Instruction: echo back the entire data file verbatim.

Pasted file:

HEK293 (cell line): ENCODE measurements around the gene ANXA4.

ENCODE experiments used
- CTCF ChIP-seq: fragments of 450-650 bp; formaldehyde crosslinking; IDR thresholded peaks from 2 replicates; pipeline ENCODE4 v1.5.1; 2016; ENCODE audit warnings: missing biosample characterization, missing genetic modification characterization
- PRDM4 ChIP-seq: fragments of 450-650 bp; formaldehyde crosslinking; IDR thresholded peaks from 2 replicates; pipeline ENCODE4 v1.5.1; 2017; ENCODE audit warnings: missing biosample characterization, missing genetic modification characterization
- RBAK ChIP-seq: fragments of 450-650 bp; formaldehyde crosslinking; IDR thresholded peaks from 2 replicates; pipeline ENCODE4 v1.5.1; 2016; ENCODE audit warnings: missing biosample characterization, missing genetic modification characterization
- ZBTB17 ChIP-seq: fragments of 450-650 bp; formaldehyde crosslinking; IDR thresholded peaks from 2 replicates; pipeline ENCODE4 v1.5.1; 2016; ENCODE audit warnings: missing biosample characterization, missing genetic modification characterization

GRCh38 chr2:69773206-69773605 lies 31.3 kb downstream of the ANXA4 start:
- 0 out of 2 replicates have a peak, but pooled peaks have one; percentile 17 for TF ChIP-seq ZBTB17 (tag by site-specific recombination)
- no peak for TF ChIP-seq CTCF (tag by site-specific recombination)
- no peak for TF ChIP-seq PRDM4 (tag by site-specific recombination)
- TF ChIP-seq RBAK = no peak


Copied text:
HEK293 (cell line): ENCODE measurements around the gene ANXA4.

ENCODE experiments used
- CTCF ChIP-seq: fragments of 450-650 bp; formaldehyde crosslinking; IDR thresholded peaks from 2 replicates; pipeline ENCODE4 v1.5.1; 2016; ENCODE audit warnings: missing biosample characterization, missing genetic modification characterization
- PRDM4 ChIP-seq: fragments of 450-650 bp; formaldehyde crosslinking; IDR thresholded peaks from 2 replicates; pipeline ENCODE4 v1.5.1; 2017; ENCODE audit warnings: missing biosample characterization, missing genetic modification characterization
- RBAK ChIP-seq: fragments of 450-650 bp; formaldehyde crosslinking; IDR thresholded peaks from 2 replicates; pipeline ENCODE4 v1.5.1; 2016; ENCODE audit warnings: missing biosample characterization, missing genetic modification characterization
- ZBTB17 ChIP-seq: fragments of 450-650 bp; formaldehyde crosslinking; IDR thresholded peaks from 2 replicates; pipeline ENCODE4 v1.5.1; 2016; ENCODE audit warnings: missing biosample characterization, missing genetic modification characterization

GRCh38 chr2:69773206-69773605 lies 31.3 kb downstream of the ANXA4 start:
- 0 out of 2 replicates have a peak, but pooled peaks have one; percentile 17 for TF ChIP-seq ZBTB17 (tag by site-specific recombination)
- no peak for TF ChIP-seq CTCF (tag by site-specific recombination)
- no peak for TF ChIP-seq PRDM4 (tag by site-specific recombination)
- TF ChIP-seq RBAK = no peak